Thinking of relocating? A new Anash.org series shines the spotlight on some of the finest anash communities where you can settle and raise a family.
By Anash.org writer
If you ask locals to describe the anash community of Kingston, PA, two words will likely come up: friendly and heimish. There is a diverse mix – klei kodesh, entrepreneurs, and others who are looking for a nice, quiet place to raise their children. The close to seventy anash families living there are mostly young parents in their 20s, 30s and 40s, and their kids.
Kingston has had a Chabad presence since shluchim Rabbi Tzvi and Suri Perlman moved there to work with local Yidden over 40 years ago. The first anash families began moving in when his son, Rabbi Uri Perlman, opened the Bais Menachem yeshiva twenty years ago. In recent years, many families have joined the original pioneers.
“It’s a relatively new community,” Rabbi Yehuda Green, who teaches at the local cheder and directs the summer camp, told Anash.org. “Some of the infrastructure is still being built up as people come up with and implement new initiatives. It’s fresh, but it’s growing, and the atmosphere is positive.”
Like many start-up communities, some of that infrastructure is organized informally – postpartum support, monthly social gatherings for women and meal trains – coordinated by Mrs. Rochel Leah Perlman – are arranged via a WhatsApp group. The group serves as a community hub where help of every sort is offered, recommendations are requested, and programs and new initiatives are announced.
The community shul, Beis Tzvi Yosef, is an anash shul with a chassidishe feel. Shabbos morning you can find a shiur in Likkutei Torah by Rabbi Menachem Aizenman and many chavrusos. Most weeks there is a farbrengen after davening, as well as for every chassidishe yom tov during the week. Children can take part in activities such as Yeshivas Erev, Avos Ubanim, Mesibas Shabbos, and Shabbos Mevorchim Tehillim.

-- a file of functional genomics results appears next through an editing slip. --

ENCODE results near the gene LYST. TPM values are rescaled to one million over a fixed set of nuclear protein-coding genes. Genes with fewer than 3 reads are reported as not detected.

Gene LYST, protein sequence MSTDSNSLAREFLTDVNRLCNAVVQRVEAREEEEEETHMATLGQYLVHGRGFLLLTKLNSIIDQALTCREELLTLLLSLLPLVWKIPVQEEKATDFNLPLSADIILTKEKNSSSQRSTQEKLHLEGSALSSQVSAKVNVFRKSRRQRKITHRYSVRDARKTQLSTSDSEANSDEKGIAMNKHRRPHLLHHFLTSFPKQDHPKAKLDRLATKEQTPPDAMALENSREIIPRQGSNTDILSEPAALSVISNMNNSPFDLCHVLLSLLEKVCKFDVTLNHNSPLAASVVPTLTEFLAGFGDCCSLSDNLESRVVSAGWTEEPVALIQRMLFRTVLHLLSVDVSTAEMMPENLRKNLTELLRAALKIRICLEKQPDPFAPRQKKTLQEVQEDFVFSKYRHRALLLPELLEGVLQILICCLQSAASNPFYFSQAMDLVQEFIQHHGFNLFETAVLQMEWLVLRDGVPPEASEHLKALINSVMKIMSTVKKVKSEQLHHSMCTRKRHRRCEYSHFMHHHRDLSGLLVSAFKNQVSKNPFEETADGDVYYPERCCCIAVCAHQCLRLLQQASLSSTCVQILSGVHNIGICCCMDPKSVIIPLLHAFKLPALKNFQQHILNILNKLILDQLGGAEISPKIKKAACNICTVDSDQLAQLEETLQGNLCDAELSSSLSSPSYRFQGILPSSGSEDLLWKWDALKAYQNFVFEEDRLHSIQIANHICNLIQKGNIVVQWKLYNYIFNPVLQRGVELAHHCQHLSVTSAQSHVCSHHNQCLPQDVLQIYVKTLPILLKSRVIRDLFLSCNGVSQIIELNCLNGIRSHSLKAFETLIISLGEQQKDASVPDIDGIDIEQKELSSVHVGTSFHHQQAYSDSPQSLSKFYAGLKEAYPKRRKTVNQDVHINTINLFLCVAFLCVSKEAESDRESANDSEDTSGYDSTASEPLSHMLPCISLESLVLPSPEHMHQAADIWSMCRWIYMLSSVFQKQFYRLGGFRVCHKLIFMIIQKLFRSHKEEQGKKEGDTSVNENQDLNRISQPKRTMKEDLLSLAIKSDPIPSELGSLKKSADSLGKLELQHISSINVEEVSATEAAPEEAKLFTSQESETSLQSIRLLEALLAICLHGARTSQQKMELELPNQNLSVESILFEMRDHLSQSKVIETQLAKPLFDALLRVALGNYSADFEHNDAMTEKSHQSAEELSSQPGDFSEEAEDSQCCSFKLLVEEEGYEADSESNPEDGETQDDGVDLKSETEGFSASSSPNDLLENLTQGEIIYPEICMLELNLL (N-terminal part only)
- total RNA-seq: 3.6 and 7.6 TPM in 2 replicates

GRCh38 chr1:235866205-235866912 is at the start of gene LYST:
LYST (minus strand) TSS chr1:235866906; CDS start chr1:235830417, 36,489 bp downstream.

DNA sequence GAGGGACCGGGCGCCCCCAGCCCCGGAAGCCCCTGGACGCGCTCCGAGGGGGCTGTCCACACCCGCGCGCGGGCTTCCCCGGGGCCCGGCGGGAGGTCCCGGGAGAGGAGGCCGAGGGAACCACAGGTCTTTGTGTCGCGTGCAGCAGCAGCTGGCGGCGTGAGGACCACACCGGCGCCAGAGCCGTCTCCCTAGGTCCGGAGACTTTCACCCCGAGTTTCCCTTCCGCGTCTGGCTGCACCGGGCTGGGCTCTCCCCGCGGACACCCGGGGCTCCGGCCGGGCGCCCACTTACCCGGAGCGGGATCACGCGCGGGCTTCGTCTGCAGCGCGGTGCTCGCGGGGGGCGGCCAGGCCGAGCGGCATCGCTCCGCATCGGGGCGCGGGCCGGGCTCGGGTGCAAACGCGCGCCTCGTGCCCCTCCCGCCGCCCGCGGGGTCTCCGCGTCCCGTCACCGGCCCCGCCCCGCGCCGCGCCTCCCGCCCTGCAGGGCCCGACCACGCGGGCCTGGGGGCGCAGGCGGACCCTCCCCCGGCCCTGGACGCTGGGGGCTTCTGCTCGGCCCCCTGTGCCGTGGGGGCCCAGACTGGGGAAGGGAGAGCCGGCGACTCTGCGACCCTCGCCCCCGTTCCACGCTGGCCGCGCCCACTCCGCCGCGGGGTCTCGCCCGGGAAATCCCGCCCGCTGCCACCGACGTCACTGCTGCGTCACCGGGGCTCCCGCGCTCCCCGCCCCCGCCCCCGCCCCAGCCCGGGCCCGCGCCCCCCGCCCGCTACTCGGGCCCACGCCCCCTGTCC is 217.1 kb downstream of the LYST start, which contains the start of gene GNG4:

In some ways, though, Kingston is not your run-of-the-mill fledgling community. There is a fully stocked Kosher grocery store, and a pop-up cholov yisroel pizza shop every Sunday and Thursday. The school is booming, with around 180 preschool and elementary students. There is even a Chaverim organization that offers roadside and other non-emergency assistance to those who find themselves in a pickle.
The community is also home to a Mesivta for local and out-of-town students, led by Rabbi Shimon Hellinger. Bochurim are involved in the community and are hosted at local homes for Shabbos meals.
Around 10 new anash families are expected to arrive this summer, who can expect to be warmly greeted. “People here are very welcoming and accepting,” Rabbi Green said.
Community size: 70 Families
Mosdos and Amenities:
- Chabad Shul: Bais Tzvi Yosef
- Chabad School: Cheder Menachem – a 10-minute drive from the neighborhood, with busing offered for elementary-aged students.
- Yeshivos: Kingston Mesivta; Bais Shneur Zal, formerly of Long Island.
- Mikvaos: Chabad mikvaos in the neighborhood.
- Kosher Establishments: Kingston Kosher Grocery, located in the neighborhood; YeshivaCo-op Grocery, located 20 minutes away in Scranton, PA; Kingston Pizza, open twice a week.
- Moreh Hora’ah: Rabbi Shimon Hellinger.
Cost of Living:
- Housing market:
- Smaller homes can be purchased starting at around 120k. A home with 4-5 bedrooms can range from 200k – 400k.
- 3 bedroom apartment rentals cost $800-$1100 a month.
- Parnassah: Families tend to bring along their own businesses (remote work, online sales) or find work in their field before moving down, as there is no specific job market for anash families.
- Cheder tuition: $7,000, partial vouchers available.
Nearby Anash communities: Monsey – 2 hour drive. Crown Heights – 3 hour drive.
Want to further explore this community? Reach out to Rabbi Green at 347-760-2133.
Photo credit: Rabbi Yehuda Green, R’ Motti Hershkop, kingstonpa.org.